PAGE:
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Gun Blue On Blades

Discussion in 'Fit & Finish' started by Boris Kleiner, Aug 8, 2017.

  1. Boris Kleiner

    Boris Kleiner New Member

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    G'day from Oz once again! A quick question for all you people. If using gun blue (more for effect than anything) can you limit the "flow" of the bluing agent (like limiting acid during etching) and if so, what would be the most effective method.

    Ta all

    Cheers
    Boris
     
  2. Mythtaken

    Mythtaken Staff Member CKM Staff

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    I've never tried bluing, but I would think using something like nail polish on areas you don't want blued would work as well as it does for etching.
     
  3. Boris Kleiner

    Boris Kleiner New Member

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    Ta mate, I'll give a small test piece a shot before blowing it out my blurter ;)

    Have a good one
    Boris
     
  4. Jewett

    Jewett New Member

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    you can brush it on with a very light coat, and blend with very fine steel wool.
    you can also put some in a spray bottle and mist it on, just remember that rinsing with cold water will stop the reaction.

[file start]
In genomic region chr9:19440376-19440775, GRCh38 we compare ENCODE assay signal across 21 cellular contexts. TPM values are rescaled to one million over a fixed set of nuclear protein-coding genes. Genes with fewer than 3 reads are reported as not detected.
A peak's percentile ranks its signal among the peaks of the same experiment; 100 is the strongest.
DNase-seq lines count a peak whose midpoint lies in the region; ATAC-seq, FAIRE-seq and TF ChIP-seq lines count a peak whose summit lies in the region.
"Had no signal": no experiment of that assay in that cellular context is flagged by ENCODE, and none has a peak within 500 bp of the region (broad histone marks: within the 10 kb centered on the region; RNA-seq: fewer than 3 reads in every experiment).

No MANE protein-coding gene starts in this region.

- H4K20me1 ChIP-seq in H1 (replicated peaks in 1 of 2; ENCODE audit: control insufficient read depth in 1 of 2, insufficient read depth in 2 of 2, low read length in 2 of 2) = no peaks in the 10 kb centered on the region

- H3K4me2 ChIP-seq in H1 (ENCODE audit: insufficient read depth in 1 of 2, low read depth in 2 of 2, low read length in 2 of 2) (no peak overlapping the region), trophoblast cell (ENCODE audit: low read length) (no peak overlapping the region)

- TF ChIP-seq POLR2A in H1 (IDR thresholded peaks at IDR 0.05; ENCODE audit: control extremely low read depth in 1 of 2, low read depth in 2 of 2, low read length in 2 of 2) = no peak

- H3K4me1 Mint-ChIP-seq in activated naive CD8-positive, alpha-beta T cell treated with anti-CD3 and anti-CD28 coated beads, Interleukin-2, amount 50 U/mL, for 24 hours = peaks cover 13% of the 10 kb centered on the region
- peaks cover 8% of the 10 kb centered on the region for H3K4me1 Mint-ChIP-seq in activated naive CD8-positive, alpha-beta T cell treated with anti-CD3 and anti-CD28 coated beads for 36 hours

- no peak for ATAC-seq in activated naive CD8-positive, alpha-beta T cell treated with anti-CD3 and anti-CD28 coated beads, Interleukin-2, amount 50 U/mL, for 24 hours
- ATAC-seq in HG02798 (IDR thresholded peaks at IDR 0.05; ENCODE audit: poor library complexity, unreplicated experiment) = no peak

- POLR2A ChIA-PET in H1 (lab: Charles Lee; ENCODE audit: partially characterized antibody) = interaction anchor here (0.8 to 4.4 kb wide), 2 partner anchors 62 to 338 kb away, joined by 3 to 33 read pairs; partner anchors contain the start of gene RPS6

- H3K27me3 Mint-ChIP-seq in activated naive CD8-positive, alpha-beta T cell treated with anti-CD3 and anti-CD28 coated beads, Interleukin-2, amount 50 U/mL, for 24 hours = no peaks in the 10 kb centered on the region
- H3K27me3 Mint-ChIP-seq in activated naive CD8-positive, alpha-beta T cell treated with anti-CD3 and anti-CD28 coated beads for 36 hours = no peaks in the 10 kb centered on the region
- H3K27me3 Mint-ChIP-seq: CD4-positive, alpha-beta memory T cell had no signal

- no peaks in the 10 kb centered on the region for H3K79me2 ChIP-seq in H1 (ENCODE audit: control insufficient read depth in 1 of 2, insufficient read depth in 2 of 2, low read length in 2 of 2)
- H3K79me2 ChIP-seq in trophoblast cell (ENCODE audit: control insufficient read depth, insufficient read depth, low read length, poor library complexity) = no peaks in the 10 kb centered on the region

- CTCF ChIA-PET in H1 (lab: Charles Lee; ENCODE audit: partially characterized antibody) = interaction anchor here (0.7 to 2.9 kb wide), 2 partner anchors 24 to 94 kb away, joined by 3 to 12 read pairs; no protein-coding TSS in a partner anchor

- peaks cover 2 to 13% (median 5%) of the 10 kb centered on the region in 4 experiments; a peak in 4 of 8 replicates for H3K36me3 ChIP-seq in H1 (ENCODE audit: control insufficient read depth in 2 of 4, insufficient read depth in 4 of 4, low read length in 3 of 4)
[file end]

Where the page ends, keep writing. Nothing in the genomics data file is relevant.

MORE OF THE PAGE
take it from me. the deeper you go with gun blue the more it smells like an egg fart.
     
  5. John Noon

    John Noon Well-Known Member

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    I quench with clay (ATP-641) or Condursal. Finished to 400 to 800 grit, before tempering I clean the blade real well and hand sand to get the finish back then wash real well so it is spotless.

    apply a coating of the bluing while blade is still warm after the temper cycle 200+F range.
    Buff the bluing , back into the furnace and apply another coating after the second temper.
    That particular knife did kitchen duty with no visible loss of bluing after a year.

    Another experiment performed on a steel punch the son-in-law made for sheet metal was to spray the steel down with a graphite lube straight from the furnace. It baked on real well but has not seen any use yet and certainly not food grade coating.
     
  6. Boris Kleiner

    Boris Kleiner New Member

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    Ta mate, will do as advised. Any input of using a barrier?
     
    Orrin likes this.
  7. Jewett

    Jewett New Member

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    This may sound dumb but if it were me... vaseline... it's a technique I use when doing multiple coats of different colours of paint on props to create weathering.

    Apply to the blade. Spray on gun blue. Rinse well with water and wipe away the vaseline.

    I've gun blued blades but not like how I described above. Done lots of prop helmets though!
     
  8. John Noon

    John Noon Well-Known Member

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    depending on temperature of application Vaseline like mentioned above or clear nail polish can be used. The nail polish can also be used as a resist when etching a blade
     
  9. Boris Kleiner

    Boris Kleiner New Member

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    I'll give it a whirl on a test bit of steel. No harm in learning something. Ta mate!
    I'll give it a test and see what happens, ta mate for th info!
     

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